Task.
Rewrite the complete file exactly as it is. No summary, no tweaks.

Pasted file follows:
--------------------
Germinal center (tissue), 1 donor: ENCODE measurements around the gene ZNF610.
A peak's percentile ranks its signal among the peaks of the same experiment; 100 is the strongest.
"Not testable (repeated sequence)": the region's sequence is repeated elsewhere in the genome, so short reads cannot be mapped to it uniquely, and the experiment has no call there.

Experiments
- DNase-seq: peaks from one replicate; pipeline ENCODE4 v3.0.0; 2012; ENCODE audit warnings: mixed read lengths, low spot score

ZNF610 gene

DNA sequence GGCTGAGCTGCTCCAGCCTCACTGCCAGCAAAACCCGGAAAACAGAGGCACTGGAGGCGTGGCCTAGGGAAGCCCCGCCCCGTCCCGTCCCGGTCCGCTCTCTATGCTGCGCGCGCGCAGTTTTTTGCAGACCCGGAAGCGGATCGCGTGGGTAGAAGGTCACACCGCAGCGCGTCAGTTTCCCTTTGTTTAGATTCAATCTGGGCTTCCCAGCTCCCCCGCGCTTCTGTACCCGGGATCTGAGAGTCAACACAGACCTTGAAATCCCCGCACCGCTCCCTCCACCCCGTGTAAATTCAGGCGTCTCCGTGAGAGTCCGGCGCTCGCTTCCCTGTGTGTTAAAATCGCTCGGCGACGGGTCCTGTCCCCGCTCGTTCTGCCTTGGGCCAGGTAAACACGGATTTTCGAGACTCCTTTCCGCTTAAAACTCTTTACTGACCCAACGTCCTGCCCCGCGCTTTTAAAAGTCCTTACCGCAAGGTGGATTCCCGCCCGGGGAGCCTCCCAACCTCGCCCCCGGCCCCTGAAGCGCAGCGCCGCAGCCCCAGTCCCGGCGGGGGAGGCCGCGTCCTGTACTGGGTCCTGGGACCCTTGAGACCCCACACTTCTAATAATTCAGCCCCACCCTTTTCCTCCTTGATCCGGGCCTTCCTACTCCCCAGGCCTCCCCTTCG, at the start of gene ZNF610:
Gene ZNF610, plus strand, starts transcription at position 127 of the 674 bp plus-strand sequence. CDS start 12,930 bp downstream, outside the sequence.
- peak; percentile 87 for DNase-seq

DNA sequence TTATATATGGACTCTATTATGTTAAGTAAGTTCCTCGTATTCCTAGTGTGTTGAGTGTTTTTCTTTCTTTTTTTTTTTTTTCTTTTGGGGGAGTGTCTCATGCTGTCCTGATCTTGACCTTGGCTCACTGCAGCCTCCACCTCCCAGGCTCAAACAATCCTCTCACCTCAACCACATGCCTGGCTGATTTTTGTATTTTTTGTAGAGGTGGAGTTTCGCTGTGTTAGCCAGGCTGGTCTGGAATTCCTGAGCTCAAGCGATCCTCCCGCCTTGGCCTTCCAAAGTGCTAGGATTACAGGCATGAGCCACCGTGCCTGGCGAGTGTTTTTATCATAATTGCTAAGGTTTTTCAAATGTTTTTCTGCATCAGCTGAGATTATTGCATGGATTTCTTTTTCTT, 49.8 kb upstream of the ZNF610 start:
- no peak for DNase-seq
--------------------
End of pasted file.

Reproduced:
Germinal center (tissue), 1 donor: ENCODE measurements around the gene ZNF610.
A peak's percentile ranks its signal among the peaks of the same experiment; 100 is the strongest.
"Not testable (repeated sequence)": the region's sequence is repeated elsewhere in the genome, so short reads cannot be mapped to it uniquely, and the experiment has no call there.

Experiments
- DNase-seq: peaks from one replicate; pipeline ENCODE4 v3.0.0; 2012; ENCODE audit warnings: mixed read lengths, low spot score

ZNF610 gene

DNA sequence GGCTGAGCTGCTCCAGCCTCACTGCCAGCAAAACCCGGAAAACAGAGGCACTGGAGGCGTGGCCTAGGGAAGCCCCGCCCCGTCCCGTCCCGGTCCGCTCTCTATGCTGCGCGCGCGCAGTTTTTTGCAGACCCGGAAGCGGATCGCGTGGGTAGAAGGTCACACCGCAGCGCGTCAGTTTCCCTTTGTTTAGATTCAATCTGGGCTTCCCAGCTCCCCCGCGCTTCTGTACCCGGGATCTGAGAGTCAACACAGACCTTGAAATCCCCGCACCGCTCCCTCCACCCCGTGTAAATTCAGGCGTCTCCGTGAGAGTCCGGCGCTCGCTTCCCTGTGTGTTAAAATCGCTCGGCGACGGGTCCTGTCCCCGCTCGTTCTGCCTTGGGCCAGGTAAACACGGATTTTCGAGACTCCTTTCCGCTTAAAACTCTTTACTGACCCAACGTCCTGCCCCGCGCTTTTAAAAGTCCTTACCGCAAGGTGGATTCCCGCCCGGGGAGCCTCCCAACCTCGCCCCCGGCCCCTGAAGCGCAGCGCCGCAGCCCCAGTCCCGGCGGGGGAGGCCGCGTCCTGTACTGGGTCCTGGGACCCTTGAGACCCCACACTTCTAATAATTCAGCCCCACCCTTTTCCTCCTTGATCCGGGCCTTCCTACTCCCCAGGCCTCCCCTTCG, at the start of gene ZNF610:
Gene ZNF610, plus strand, starts transcription at position 127 of the 674 bp plus-strand sequence. CDS start 12,930 bp downstream, outside the sequence.
- peak; percentile 87 for DNase-seq

DNA sequence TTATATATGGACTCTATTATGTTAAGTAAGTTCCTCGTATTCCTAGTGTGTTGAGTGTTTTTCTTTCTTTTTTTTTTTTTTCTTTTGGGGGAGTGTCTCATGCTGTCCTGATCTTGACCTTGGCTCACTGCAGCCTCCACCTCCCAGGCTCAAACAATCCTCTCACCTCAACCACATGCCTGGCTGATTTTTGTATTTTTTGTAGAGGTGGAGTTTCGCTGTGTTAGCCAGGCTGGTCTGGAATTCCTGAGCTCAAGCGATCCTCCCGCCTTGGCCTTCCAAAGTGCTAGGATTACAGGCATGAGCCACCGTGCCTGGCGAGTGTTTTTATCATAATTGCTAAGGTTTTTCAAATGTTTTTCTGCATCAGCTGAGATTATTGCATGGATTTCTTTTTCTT, 49.8 kb upstream of the ZNF610 start:
- no peak for DNase-seq